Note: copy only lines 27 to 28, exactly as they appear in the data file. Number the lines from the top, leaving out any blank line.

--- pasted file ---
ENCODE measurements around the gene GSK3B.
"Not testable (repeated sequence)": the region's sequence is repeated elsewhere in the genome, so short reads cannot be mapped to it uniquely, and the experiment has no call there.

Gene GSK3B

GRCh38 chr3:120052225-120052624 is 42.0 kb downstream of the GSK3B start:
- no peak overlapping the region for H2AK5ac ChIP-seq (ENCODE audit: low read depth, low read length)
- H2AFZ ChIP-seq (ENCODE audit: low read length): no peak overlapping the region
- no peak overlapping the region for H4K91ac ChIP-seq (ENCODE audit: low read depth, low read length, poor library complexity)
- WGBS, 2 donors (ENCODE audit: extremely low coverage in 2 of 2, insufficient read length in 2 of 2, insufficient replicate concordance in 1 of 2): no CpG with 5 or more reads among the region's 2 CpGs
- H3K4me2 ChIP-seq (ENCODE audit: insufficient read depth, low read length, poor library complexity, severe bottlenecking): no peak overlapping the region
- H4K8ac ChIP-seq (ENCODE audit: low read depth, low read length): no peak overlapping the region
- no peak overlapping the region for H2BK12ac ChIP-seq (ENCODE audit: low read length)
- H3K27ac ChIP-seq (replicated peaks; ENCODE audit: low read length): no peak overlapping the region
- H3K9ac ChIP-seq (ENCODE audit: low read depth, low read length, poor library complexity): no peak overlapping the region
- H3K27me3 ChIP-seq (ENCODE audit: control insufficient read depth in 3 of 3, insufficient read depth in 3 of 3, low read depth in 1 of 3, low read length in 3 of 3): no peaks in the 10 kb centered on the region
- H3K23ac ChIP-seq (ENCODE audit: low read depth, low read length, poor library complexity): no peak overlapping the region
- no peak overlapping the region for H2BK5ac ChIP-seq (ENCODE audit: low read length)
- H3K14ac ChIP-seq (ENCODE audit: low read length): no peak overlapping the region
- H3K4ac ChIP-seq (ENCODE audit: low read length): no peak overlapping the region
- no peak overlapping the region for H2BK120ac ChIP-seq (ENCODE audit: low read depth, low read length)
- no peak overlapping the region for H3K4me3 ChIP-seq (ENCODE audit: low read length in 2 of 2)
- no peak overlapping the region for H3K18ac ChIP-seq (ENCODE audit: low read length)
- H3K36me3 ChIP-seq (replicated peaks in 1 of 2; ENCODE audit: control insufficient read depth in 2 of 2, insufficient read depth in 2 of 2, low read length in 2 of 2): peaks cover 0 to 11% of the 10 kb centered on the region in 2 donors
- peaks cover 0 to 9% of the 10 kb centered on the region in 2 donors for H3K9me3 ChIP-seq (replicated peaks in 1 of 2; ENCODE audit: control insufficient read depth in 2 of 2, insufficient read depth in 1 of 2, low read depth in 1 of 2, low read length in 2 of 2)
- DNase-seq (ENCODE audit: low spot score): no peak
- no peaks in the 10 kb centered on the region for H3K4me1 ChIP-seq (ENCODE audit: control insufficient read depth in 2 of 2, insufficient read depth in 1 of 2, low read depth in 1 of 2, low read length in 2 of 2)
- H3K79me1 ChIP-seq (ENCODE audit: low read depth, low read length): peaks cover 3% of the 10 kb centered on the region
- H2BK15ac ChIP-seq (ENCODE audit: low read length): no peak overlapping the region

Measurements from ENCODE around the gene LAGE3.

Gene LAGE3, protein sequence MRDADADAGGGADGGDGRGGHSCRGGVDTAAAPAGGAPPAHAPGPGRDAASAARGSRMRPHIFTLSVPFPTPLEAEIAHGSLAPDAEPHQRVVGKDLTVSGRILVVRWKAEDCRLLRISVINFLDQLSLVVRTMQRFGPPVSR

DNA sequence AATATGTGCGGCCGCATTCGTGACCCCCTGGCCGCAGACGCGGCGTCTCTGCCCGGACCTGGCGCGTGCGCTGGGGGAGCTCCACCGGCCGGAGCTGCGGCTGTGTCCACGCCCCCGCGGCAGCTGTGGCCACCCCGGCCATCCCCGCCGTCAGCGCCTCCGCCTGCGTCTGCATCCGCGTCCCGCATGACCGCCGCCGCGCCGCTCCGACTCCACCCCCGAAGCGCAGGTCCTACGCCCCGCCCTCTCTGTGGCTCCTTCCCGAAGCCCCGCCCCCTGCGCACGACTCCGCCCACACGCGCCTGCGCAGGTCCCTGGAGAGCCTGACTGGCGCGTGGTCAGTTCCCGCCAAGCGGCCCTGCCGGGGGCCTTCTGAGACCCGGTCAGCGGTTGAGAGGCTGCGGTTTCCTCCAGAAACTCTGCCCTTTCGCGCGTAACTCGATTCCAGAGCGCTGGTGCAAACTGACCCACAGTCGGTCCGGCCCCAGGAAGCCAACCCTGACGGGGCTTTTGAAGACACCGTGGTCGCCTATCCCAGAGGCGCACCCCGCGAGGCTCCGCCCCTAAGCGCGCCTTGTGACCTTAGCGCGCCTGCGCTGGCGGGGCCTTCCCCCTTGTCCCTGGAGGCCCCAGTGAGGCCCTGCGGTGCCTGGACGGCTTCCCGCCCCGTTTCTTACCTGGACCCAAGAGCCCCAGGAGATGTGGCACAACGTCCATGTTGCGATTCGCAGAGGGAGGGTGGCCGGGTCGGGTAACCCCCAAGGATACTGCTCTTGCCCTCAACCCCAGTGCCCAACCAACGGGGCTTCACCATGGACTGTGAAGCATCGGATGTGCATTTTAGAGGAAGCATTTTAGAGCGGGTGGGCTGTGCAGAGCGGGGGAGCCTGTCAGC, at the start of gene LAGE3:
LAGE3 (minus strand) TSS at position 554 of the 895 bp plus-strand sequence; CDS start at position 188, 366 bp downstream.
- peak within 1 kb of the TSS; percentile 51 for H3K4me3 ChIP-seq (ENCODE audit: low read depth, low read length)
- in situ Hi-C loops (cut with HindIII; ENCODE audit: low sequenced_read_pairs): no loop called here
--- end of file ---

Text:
- H2BK15ac ChIP-seq (ENCODE audit: low read length): no peak overlapping the region

Measurements from ENCODE around the gene LAGE3.